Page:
Breast Cancer (Female)
Inspirational Testimonial From Survivor Barbara Edwards
“When I was diagnosed with breast cancer in June, 2006, I felt despaired and didn’t want to live. That’s when I was introduced to the Cancer Society. Every Tuesday I would see Miss Alex, the counselor. Miss Alex has been there for me at all times; she would even visit me on weekends. I fondly remember when she brought me wigs when my hair fell out. The Cancer Society even gave me prosthetic breasts.
“Two years ago the cancer spread to my bladder and this really took a toll on me financially. Although I do my bit of sewing, at times it gets rough. The Cancer Society has been a tower of strength with financial support. I am not sure what I would do without the Cancer Society; they have been involved throughout my entire diagnosis. Cancer is devastating but if you have support, like what I got from the Cancer Society it makes it much easier to cope.”
Breast cancer occurs when a malignant tumour develops in the cells of the breast. While this is predominantly a female condition a small percentage of men do develop breast cancer.
Who is at risk?
A risk factor is anything that increases the chance that you might develop a disease.
Main risk categories are:
- Age: > 50 years has an increased risk
- Ethnic origin – most prevalent in Caucasian
- Gender: 100 x more likely in women than men
- Estrogen related factors
- Early menarche (beginning your menstrual periods at an early age): < 12 years Late menopause: > 55 years
- Extended use of Hormone Replacement Therapy: > 5 years
- Birth of a first child after the age of 30 years
- Never having children
- Post menopausal obesity
- Personal medical history
- Previous breast cancer
- Benign breast disease
- Previous history of endometrial or ovarian cancer
- Family History – mother, sister or daughter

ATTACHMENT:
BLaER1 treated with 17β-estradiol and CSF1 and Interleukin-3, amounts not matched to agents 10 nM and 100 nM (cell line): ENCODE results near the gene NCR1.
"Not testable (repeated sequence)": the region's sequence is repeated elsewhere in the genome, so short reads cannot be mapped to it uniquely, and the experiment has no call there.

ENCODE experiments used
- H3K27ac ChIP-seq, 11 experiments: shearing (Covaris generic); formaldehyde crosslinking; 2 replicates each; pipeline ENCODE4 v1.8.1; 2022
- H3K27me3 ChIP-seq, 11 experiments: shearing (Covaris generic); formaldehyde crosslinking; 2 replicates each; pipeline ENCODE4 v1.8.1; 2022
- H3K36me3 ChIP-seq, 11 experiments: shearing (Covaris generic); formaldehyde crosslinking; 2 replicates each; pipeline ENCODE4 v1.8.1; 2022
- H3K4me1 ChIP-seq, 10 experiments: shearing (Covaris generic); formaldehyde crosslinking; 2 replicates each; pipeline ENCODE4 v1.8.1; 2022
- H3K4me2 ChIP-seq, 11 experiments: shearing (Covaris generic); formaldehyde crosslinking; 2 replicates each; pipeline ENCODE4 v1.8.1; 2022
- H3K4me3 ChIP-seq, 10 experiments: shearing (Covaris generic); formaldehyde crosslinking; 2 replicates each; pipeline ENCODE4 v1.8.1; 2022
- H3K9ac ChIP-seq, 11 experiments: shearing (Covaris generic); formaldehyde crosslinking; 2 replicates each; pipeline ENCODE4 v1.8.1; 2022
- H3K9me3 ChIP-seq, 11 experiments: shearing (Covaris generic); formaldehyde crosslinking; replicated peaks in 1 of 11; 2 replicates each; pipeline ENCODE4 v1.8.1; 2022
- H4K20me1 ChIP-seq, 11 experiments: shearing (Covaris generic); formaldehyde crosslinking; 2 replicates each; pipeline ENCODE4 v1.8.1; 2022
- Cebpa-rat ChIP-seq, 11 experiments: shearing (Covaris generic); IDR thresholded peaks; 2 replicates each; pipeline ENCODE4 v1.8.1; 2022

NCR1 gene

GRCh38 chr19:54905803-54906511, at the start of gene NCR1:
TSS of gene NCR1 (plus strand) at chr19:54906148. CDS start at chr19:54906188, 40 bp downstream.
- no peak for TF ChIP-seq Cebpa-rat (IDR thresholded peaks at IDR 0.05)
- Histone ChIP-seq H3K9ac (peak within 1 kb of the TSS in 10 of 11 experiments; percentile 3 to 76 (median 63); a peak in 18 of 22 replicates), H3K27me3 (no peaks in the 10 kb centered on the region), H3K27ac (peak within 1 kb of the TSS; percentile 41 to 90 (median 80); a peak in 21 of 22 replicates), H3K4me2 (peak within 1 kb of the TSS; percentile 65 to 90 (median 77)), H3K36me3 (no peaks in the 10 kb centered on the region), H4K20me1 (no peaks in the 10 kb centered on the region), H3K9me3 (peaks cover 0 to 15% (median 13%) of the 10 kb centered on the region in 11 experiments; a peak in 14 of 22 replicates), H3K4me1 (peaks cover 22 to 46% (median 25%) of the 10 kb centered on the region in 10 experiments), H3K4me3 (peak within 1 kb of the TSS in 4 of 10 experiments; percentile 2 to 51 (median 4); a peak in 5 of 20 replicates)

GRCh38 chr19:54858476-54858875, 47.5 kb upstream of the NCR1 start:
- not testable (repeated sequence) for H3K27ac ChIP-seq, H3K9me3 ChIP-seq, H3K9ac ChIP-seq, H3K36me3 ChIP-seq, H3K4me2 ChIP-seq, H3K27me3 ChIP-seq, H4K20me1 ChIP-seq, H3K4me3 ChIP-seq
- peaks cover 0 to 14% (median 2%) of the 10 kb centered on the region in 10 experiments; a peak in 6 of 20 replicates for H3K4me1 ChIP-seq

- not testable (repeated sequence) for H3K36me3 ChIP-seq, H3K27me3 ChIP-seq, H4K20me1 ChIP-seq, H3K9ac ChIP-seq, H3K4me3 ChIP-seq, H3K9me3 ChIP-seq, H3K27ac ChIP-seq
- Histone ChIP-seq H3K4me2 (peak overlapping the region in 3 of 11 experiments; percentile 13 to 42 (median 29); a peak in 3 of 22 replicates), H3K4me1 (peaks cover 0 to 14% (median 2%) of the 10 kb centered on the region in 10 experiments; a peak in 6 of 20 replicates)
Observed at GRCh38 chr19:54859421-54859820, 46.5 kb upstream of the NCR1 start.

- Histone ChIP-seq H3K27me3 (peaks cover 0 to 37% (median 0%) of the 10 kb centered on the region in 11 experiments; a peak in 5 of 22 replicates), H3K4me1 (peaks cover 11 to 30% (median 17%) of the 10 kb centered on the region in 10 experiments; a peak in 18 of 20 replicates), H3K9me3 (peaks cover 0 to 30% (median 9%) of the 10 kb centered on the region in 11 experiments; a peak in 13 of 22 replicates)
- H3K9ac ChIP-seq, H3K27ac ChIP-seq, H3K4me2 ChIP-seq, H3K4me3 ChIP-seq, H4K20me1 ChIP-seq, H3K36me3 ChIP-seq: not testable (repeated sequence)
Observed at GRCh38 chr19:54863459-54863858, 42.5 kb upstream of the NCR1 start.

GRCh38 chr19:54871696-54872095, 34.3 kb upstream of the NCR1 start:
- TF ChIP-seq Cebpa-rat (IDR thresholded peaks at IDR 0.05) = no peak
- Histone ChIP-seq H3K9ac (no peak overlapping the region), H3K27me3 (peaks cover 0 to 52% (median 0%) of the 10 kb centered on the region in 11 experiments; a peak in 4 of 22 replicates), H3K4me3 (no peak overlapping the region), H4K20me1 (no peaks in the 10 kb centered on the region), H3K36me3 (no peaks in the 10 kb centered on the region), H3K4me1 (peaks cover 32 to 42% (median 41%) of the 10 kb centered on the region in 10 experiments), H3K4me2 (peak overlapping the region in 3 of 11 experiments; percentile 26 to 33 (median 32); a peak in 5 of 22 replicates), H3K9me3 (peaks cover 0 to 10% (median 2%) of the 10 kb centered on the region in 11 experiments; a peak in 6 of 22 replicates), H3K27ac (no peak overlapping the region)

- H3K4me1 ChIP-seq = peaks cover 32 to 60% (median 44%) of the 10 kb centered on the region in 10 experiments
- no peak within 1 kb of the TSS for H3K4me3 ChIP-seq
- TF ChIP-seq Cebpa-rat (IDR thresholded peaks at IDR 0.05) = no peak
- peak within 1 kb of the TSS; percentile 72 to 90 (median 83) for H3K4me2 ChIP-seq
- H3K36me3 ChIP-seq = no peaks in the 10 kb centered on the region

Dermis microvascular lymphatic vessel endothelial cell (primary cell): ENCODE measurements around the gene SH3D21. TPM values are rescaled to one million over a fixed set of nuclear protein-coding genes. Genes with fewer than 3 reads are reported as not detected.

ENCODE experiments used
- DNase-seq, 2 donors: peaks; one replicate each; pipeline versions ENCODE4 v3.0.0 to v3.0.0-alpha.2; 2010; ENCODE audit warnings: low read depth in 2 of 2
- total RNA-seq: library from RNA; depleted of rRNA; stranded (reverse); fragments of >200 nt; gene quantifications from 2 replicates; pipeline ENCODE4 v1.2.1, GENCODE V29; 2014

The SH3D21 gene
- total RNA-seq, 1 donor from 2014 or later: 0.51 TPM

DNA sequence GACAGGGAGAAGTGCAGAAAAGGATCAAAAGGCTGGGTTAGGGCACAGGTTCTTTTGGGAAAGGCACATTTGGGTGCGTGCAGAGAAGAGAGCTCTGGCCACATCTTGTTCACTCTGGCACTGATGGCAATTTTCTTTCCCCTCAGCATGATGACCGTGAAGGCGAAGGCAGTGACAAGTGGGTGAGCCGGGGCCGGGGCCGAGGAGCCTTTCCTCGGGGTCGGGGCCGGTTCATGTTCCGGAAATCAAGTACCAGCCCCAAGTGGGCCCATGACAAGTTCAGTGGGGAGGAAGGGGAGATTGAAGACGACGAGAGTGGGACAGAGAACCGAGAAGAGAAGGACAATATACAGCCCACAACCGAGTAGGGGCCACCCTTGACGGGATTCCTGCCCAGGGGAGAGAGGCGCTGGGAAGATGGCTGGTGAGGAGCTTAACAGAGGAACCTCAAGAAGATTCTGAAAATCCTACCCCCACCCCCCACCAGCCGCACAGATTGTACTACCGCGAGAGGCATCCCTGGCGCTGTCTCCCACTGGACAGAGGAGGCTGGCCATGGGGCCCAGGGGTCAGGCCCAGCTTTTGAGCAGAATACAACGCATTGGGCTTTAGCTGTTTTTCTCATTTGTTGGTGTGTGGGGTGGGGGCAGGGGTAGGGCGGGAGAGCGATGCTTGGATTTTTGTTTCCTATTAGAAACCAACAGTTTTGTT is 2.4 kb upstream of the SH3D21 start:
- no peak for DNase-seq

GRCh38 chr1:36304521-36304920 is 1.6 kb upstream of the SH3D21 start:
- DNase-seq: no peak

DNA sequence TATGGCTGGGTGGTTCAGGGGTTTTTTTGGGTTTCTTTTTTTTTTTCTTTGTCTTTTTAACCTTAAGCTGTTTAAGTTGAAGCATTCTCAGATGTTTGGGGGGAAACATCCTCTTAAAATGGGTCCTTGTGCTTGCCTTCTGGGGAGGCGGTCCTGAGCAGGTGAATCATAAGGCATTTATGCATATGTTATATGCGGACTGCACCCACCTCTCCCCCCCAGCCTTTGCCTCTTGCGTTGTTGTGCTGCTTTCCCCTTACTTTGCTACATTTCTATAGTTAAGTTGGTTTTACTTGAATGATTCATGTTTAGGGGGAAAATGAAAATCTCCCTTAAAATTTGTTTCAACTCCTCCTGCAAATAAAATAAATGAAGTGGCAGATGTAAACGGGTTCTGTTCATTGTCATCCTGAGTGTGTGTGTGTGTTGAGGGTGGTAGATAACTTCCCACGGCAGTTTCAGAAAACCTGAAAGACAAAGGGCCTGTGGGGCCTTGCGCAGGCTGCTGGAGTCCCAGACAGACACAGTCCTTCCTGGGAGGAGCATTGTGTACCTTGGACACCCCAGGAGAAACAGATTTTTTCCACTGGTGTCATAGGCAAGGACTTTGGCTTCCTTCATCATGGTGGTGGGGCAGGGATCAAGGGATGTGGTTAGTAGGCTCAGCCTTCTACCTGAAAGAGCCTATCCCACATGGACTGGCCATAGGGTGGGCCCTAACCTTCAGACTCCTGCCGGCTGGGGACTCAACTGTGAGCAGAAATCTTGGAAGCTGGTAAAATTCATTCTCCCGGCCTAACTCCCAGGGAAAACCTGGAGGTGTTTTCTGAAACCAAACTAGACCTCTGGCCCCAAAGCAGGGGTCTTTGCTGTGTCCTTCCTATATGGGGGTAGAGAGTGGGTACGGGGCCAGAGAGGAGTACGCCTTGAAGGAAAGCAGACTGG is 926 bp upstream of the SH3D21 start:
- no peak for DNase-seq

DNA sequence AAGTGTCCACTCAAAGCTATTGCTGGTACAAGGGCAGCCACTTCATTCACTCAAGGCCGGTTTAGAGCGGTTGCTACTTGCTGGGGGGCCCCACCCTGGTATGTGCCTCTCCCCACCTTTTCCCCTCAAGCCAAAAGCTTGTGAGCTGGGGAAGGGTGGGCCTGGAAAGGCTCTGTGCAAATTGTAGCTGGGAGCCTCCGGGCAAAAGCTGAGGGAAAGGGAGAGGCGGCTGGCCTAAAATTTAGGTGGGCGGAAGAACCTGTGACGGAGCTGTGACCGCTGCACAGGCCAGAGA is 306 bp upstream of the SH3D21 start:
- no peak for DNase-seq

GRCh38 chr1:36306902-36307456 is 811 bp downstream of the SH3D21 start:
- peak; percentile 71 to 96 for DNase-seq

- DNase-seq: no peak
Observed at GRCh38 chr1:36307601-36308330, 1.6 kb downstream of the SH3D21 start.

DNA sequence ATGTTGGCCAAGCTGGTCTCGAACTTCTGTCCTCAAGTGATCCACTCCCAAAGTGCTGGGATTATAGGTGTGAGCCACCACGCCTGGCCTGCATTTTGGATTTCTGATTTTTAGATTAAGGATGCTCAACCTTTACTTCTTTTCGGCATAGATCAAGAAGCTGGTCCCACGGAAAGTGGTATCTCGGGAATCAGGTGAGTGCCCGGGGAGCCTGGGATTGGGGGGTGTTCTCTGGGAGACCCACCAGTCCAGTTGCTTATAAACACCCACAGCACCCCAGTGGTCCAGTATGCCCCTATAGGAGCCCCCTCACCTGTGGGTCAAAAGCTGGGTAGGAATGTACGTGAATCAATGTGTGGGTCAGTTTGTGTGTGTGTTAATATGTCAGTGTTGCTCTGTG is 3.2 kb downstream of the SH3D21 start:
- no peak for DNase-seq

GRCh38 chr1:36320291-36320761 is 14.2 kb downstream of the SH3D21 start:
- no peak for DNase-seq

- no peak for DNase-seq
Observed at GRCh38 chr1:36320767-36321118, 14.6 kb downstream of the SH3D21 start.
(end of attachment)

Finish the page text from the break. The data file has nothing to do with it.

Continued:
- Breast density
- Genetic alterations
- Radiation therapy Lifestyle Factors
- Lack of physical activity
- High-fat diet
Being overweight (obesity) and excess use of alcohol may also increase the risk of breast cancer. Since only one in four women with breast cancer had these risk factors, early detection through mammography, clinical breast examination, and breast self-examination is important for all women.
Signs and Symptoms
There is often no pain or symptoms in early breast cancer.
Changes in your breasts that are possible warning signs of cancer are:
- A lump or thickening in or near the breast or in the underarm area
- A change in the size or shape of the breast.
- Nipple discharge or tenderness, scaly skin on or around the nipple or retraction (inversion) of the nipple into the breast.
- Dimpling or puckering of the skin
- A change in the way any part of the breast looks or feels including a change in skin colour or texture, swelling, redness or heat; or the development of pain
Any unusual breast changes should be reported to your doctor. Any pain in the breast (not usually a symptom), particularly that does not accompany monthly hormonal changes, should be reported to the doctor.
Cancer diagnosis is from the following:
- Diagnostic mammogram
A screening test is given to persons who have no symptoms of a disease or condition. It is looking for pre-cancerous conditions or cancer in its earliest stages before you develop symptoms.